School truancy is common in the United States; however, youths’ perspectives on the underlying reasons for and the best ways to curtail this phenomenon are lacking. This project sought to better understand what factors contribute to youths’ decisions to skip classes or ditch full days of school over time and to solicit youths’ recommendations on how to reduce truancy and improve system functioning. We used a community partnered qualitative descriptive approach to conduct in-depth interviews with 39 youths with a history of truancy from South and East Los Angeles. Youths’ experiences and recommendations illustrate the multiple factors that influence school truancy and suggest potential leverage points for reducing truancy, including modifications to the school environment to increase student engagement; a more effective school response to address truancy; and further involvement and engagement of parents. Researchers, policy makers, and school practitioners can use results to help inform efforts to address school truancy.
Truancy, Chronic Absenteeism, Qualitative, Community-Partnered Research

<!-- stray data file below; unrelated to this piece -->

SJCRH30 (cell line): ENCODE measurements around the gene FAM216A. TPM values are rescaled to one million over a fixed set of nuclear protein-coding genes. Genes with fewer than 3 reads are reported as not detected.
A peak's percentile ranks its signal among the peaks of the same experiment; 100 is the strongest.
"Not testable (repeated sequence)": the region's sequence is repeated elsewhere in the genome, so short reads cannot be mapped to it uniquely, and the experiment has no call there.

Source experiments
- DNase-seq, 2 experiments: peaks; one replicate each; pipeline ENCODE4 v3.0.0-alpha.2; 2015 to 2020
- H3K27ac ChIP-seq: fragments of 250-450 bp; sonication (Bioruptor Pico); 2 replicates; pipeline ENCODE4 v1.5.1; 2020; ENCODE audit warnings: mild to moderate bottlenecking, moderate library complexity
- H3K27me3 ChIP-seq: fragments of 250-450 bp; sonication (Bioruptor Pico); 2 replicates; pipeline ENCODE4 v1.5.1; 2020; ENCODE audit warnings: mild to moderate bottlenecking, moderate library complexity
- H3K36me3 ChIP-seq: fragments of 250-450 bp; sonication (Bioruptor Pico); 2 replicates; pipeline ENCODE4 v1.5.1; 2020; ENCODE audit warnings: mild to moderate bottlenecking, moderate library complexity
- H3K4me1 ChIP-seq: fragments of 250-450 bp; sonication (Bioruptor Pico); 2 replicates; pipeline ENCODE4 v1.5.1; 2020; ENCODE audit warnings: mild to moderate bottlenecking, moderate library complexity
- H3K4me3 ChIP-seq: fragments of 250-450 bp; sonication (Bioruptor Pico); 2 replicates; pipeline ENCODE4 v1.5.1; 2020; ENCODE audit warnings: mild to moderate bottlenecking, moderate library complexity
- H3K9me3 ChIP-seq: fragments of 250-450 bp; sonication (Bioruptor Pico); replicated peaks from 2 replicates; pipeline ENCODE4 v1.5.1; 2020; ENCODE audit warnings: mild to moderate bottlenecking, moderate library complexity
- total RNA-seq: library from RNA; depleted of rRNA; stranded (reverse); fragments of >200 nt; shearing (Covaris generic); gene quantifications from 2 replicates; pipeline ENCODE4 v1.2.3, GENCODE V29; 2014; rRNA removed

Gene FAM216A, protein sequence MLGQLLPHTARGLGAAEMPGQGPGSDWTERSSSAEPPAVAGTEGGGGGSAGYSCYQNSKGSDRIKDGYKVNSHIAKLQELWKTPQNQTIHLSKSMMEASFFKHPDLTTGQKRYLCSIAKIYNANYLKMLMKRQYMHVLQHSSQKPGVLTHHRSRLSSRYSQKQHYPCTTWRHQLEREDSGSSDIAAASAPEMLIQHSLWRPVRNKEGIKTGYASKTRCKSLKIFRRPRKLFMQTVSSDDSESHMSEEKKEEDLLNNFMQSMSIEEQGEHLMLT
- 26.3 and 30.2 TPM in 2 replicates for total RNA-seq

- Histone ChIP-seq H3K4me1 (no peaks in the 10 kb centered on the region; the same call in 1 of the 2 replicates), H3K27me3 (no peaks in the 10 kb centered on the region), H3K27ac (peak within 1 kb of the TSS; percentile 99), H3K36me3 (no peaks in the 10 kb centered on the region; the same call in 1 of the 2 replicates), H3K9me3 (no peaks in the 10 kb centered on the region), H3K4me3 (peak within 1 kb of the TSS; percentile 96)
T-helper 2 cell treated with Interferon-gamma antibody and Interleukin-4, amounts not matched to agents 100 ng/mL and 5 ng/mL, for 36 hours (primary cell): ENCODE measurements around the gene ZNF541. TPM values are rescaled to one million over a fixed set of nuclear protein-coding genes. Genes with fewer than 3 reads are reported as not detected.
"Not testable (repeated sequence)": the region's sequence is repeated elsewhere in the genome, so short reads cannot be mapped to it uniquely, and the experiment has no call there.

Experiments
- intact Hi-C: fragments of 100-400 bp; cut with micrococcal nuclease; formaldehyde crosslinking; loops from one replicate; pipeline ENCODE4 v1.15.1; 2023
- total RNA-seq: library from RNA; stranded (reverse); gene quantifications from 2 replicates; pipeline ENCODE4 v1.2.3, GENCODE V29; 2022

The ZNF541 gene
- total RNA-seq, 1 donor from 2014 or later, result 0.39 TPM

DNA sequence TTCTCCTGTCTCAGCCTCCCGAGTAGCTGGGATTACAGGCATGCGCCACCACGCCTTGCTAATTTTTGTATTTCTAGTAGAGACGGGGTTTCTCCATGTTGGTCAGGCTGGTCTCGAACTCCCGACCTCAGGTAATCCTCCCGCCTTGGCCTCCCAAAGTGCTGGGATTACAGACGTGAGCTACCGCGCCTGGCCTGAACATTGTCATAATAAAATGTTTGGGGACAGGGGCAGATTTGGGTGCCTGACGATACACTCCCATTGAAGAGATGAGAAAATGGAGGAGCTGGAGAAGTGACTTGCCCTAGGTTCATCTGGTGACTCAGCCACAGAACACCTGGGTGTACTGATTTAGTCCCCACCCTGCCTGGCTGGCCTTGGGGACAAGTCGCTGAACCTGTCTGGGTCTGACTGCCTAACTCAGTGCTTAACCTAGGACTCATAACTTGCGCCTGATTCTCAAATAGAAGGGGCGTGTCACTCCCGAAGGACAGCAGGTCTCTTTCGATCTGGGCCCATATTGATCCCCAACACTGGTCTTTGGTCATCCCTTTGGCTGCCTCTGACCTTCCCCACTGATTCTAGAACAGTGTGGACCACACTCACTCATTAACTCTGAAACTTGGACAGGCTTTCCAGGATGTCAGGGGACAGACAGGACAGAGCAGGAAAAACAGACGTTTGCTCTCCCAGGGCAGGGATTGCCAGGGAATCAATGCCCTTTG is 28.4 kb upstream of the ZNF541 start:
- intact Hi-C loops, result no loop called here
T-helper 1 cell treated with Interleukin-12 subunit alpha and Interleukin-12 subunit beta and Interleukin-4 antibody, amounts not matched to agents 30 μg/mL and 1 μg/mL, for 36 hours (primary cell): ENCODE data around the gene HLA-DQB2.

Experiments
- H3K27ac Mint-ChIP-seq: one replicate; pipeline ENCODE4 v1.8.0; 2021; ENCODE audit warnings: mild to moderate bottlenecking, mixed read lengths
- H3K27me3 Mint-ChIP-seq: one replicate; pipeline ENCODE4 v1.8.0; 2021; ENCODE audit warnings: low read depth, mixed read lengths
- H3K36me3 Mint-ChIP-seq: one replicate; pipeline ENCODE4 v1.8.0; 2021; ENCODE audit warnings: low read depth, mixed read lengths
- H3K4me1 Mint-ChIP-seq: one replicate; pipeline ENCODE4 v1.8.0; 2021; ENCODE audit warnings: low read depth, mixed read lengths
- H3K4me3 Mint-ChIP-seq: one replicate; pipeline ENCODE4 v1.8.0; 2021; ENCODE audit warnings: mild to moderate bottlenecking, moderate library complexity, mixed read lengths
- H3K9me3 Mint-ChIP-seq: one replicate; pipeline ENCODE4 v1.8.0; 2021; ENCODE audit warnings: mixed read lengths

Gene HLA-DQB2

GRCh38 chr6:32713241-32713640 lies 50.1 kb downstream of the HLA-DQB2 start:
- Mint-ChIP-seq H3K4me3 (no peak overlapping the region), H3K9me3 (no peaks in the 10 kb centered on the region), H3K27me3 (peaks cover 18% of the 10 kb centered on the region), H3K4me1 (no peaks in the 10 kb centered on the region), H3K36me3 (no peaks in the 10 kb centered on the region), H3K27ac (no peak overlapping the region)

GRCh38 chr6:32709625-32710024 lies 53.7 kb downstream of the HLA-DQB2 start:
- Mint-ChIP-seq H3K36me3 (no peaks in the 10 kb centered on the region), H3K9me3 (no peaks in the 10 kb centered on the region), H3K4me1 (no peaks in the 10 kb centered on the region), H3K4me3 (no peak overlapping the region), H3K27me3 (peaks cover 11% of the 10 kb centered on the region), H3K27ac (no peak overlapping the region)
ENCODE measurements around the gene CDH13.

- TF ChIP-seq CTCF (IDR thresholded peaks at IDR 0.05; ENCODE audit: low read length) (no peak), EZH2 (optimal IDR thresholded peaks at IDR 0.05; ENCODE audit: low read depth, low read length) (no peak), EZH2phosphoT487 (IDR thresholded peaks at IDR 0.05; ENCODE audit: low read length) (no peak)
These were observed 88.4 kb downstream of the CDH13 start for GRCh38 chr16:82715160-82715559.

The authors thank Juan Pena, Mario Rodriguez, and Nafeesa Toney from the Youth Justice Coalition for serving as youth research assistants. The research described was supported in part by the National Institutes of Health/National Center for Advancing Translational Science UCLA CTSI [grant numbers: UL1TR000124 and TL1TR000121]. The findings and conclusions in this article are those of the authors and do not necessarily represent the views or the official position of the Los Angeles County Department of Public Health, the University of California, Los Angeles, or the funding agencies.
Creative Commons License
This work is licensed under a Creative Commons Attribution-Noncommercial-Share Alike 4.0 International License.
Recommended APA Citation
Gase, L. N., DeFosset, A., Perry, R., & Kuo, T. (2016). Youths' Perspectives on the Reasons Underlying School Truancy and Opportunities to Improve School Attendance. The Qualitative Report, 21(2), 299-320. https://doi.org/10.46743/2160-3715/2016.2231